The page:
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About Neuro15

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  1. I've heard of it happening before. Usually it's to pick up a particular technique, so that even if the PI can't take you it's a valuable rotation. I think the PI will certainly understand if you choose to rotate with a different PI though.
  2. Agreed. Besides the personal peace of mind and the ability to ensure all your materials are in in time, no. The adcom will not meet before the deadline, and the review process does not account for when an app was submitted (provided it was submitted before the deadline).
  3. Welcome to the forums! Unsurprisingly, the PI's advice was exactly what I was going to suggest. I can't stress communication enough. The PI, as well as everyone else in the lab, will understand that your daughter is a HS student and thus will need a bit of hand holding in the lab. Ask questions early and often if there is something that isn't clear. Most likely there will be a simple answer, and the 30 seconds used for asking the question is much better than potentially wasting reagents. I would suggest to your daughter that she keeps detailed notes of exactly what she does in the lab regarding experiments. Keeping a thorough lab notebook is a great habit to get into, and will help troubleshoot when things don't go as planned.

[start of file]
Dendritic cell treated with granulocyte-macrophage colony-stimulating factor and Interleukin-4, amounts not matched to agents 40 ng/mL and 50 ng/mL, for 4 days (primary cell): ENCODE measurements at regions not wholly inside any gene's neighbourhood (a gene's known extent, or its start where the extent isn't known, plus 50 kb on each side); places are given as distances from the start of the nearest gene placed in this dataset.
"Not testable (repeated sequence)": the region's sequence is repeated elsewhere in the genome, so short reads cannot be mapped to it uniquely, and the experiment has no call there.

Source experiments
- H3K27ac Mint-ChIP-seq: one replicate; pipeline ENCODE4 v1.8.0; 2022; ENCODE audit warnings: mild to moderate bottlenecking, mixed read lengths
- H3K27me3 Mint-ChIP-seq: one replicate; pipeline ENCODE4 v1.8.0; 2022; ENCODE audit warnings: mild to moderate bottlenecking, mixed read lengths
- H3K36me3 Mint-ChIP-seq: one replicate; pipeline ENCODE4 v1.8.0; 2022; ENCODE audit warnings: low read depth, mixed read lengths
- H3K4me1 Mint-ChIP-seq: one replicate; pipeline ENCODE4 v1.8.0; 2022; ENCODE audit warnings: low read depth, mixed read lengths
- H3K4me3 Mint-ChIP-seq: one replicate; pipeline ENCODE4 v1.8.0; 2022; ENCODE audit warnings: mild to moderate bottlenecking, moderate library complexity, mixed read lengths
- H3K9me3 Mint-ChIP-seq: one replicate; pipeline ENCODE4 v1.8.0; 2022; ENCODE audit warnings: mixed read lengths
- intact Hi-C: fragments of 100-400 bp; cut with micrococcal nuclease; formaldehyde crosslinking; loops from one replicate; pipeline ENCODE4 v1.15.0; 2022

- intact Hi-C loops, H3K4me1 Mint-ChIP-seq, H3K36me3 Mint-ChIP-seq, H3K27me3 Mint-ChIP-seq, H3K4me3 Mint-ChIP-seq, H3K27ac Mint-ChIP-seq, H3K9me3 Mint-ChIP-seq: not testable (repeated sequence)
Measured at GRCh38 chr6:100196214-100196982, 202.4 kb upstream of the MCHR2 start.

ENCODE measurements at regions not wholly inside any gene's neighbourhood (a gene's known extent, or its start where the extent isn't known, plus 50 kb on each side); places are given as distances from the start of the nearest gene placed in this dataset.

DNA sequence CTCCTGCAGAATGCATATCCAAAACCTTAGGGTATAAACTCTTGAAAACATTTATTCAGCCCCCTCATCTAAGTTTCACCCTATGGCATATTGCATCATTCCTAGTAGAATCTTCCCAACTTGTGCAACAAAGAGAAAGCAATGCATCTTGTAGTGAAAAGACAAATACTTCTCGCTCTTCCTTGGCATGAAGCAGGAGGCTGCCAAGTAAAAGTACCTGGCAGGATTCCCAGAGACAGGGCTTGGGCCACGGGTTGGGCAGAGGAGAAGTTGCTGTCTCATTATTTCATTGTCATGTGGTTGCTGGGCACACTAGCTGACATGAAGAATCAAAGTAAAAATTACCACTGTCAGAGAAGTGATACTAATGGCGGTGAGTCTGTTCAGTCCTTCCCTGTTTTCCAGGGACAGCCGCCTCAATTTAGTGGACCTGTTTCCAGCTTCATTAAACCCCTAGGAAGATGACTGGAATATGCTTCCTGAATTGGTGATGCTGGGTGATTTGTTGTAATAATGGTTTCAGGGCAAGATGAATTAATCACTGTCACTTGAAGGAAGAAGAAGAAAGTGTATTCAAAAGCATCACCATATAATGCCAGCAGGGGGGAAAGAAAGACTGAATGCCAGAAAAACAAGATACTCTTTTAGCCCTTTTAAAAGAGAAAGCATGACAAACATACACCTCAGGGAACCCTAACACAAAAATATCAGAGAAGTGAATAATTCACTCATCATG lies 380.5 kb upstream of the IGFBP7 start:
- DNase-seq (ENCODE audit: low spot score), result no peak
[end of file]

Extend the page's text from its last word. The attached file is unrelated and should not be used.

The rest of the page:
4. I think you should be ok, your numeric stats aren't the greatest but your research experience and LOR should compensate. A strong and targeted SOP/PS will also help you and will help alleviate any worries about the lower stats. As bioenchilada said, neurobio programs tend to be pretty competitive so I would try to keep the prestige diversity you currently have. If you trim schools off the list keep that in mind.
  5. Couple thoughts: 1.) While publishing is always helpful to an application, the lack thereof hardly breaks one. 2.) Try to bump that Q GRE score up. A score in the 75th percentile up would help a lot. Your GPA isn't bad, so academically if you raise the GRE you should be ok on that front. 3.) Increase the number of programs you apply to, both in numbers and in diversity of prestige. Applying to four programs is on the lower side. If they were of all high prestige, that's why you were not successful.
  6. Ah okay. Did not realize you have a MS already, I can understand not wanting to wait then. It's hard to give you advice about what to do without knowing your app. Give us a breakdown of your app so that we can help you better.
  7. I'm a tech now as well and starting school in August. I did a two year commitment and honestly I'm happy I did. The second year is when I really started to understand the field of our research and guide my own project. That second year prepared me for a PhD more than anything I did in undergrad. Grad school isn't going anywhere, you might want to think about signing on for the full two years.
  8. Good advice in here. Emailing potential PIs of interest is a good way to start. This way you express interest and also see if the PI's lab is taking students. Some programs have a poster session at the beginning of orientation for new students. I know my program does this, and it's a great way to meet the PIs and see what is going on in each lab. If something like that doesn't happen, then email is probably your best option. Just include a brief blurp on why you're interested in the lab and include a couple of brief questions. Also attach a copy of your CV or resume for their perusal. Best of luck!
  9. Penn CAMB is UPenn.